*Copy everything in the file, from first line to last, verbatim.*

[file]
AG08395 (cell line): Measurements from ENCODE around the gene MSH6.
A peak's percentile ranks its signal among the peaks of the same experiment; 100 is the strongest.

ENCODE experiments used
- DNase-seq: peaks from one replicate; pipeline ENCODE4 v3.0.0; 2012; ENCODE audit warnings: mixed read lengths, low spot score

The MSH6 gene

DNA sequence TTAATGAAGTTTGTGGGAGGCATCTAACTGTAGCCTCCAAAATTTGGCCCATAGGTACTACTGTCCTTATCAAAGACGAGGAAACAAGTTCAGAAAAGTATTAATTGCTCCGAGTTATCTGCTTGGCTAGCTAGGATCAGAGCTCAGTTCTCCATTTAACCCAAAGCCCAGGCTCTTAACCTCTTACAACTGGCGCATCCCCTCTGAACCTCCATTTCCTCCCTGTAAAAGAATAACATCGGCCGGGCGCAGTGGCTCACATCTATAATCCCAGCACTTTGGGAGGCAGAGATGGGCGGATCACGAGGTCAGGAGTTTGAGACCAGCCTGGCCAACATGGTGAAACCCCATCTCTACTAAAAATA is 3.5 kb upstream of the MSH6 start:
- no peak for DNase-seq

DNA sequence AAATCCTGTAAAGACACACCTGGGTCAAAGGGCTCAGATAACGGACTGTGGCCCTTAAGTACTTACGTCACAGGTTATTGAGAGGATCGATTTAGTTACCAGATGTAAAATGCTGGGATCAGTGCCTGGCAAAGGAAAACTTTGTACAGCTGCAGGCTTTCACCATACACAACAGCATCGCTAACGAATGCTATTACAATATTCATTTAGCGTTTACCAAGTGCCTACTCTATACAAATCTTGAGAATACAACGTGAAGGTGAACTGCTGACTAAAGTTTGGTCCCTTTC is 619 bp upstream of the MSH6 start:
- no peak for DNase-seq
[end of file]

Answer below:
AG08395 (cell line): Measurements from ENCODE around the gene MSH6.
A peak's percentile ranks its signal among the peaks of the same experiment; 100 is the strongest.

ENCODE experiments used
- DNase-seq: peaks from one replicate; pipeline ENCODE4 v3.0.0; 2012; ENCODE audit warnings: mixed read lengths, low spot score

The MSH6 gene

DNA sequence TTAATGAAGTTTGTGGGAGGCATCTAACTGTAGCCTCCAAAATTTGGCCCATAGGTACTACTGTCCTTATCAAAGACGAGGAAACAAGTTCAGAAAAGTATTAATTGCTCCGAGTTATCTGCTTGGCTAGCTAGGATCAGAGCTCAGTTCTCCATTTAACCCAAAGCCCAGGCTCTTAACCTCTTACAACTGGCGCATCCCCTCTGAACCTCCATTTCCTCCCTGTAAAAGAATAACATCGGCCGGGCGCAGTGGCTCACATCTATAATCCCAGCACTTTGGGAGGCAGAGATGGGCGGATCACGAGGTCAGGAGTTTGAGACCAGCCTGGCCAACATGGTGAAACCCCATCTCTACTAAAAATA is 3.5 kb upstream of the MSH6 start:
- no peak for DNase-seq

DNA sequence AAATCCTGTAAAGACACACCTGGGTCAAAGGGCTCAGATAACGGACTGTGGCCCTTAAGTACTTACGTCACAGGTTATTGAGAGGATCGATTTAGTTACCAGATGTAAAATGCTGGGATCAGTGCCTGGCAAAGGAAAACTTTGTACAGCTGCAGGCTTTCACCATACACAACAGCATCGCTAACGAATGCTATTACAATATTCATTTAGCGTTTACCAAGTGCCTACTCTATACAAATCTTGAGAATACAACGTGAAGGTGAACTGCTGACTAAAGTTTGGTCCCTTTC is 619 bp upstream of the MSH6 start:
- no peak for DNase-seq